More and more Quebec doctors who are retiring are struggling to find a replacement to care for their clients. These patients are therefore entrusted to the College of Physicians, which itself struggles to refer them as access to health professionals can be difficult, according to a report of the professional order obtained by The press†
Posted at 7:00 am
“The College of Physicians observes a significant increase in the number of medical records to be managed and struggles to refer patients with downright abnormal results to resources that facilitate the management of the required follow-up,” we read in the paper from van. Workshop on access to a doctor and cessation of practice of the College of Physicians.
The President of the College of Physicians, Dr.r Mauril Gaudreault does not hide it: he is concerned about the lack of access to healthcare in Quebec. In the past year, the College of Physicians has held 20 meetings and discussed with dozens of stakeholders to fully understand the issue.
The College also surveyed 2,600 physicians and 1,000 citizens, the results of which are “deeply concerning,” the D.r Gaudreault.
In particular, we learn that “the majority of physicians believe that Quebecers will be denied access to the health network within a reasonable time.”
“The title the pollster gave to the poll was: Quebecers bereft of care† It really appeals to me,” he says.
The survey found that four in 10 Quebec residents felt the need to see a health professional in the past 12 months but did not do so “because of the inability to make an appointment after attempting or because they felt that it would take too long”. The doctors surveyed also believe that it is very difficult to refer patients to other health professionals, especially psychologists, but also between doctors. The only exception: pharmacists, while only 8% of doctors find it difficult to refer patients to them.
Healthcare workers least accessible to the public, according to doctors
- Psychologists: 82%
- Occupational therapists: 58%
- Psycho-educators: 58%
- Physiotherapists: 57%
- Doctors: 56%
- Speech-language pathologists/audiologists: 55%
- Dietitians/nutritionists: 54%
- Social workers: 49%
- Nursing specialists: 33%
- Optometrists: 26%
Source: SOM Survey for the College of Physicians
Keeping doctors active at the end of their career
Consultations conducted by the College of Physicians led Dr.r Gaudreault argued for extending frontline access to other health professionals during the Parliamentary Committee on Bill 11, which was held in February. “I said the GP should not be the only gateway to the network and we should stop saying that all Quebec residents need a GP,” said Dr.r Gaudreault. That idea has come a long way since, he says.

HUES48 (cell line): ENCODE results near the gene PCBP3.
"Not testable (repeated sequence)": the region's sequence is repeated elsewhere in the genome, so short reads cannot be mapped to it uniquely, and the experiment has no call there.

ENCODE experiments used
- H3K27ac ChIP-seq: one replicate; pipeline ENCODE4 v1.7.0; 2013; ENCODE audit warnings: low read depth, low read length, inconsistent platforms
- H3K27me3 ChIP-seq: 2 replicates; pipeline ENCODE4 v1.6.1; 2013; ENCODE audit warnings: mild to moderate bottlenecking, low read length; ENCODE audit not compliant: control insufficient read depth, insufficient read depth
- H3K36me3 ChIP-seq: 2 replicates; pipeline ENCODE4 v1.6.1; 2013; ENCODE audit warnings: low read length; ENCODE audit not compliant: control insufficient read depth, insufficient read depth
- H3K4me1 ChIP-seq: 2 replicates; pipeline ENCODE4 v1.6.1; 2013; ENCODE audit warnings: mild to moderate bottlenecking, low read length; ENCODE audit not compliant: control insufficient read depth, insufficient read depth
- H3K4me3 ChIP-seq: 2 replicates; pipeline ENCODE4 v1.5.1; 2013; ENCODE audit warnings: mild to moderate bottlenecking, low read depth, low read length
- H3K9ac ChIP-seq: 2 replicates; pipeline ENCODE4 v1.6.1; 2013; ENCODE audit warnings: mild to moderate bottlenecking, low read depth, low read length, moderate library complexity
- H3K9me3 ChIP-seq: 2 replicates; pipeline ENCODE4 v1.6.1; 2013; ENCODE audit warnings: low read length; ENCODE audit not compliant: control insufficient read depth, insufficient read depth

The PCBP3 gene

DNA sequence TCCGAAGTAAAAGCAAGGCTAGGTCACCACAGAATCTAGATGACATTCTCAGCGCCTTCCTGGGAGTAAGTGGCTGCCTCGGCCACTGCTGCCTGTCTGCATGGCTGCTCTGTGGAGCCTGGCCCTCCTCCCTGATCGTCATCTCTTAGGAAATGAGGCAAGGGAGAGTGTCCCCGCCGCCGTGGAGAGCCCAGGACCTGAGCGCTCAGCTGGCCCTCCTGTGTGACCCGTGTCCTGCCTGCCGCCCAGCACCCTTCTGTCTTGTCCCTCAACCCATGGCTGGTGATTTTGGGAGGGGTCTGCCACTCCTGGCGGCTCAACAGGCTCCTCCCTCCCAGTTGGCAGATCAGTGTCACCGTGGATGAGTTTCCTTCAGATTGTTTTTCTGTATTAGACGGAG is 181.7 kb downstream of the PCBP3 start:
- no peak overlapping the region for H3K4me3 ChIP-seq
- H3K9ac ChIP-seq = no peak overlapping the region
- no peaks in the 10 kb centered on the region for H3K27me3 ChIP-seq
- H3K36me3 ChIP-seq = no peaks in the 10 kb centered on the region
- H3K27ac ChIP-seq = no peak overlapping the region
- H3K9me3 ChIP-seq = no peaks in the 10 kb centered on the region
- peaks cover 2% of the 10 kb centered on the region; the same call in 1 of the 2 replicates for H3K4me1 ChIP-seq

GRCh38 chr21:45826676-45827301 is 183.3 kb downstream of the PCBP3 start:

Among its other recommendations, the College of Physicians is counting on an increase in home health care offerings, an improvement in network technology and better information for the public, who “don’t always know where to go to access health care”.
the dr Gaudreault also says he wants to put a lot of effort into providing better practice conditions for doctors at the end of their career who want to stay active longer. As the report points out, “while about a quarter (23%) of physicians are over 60, the wave of retirements in the coming years will accentuate the challenges of accessing a physician.” “For the time being, it is not possible to work part-time at the end of your career. We have to review that,” says the Dr Gaudreault.
Retiring physicians must also transfer their records to another physician. Those who cannot do this turn to the College of Physicians, which becomes the assignee. “The College notes a significant increase in the number of records of which it becomes the assignee, as well as difficulties in guiding patients who show significant abnormalities during examinations or examinations prescribed by the doctor who has discontinued his practice, which is not justified in a spirit of protecting the public,” the report reads.
the dr Gaudreault recalls that the mission of the College of Physicians is “to protect the public by providing high-quality medicine.” “But quality medicine is also accessible medicine,” he says.
More information user manual
- 800 000
- Number of Quebec residents on the Family Doctor Access Window waiting list
SOURCE: Report of the College of Physicians
- Number of Quebecers on the waiting list for Service Request Dispatch Centres, the one-stop shop for access to a medical specialist
SOURCE: Report of the College of Physicians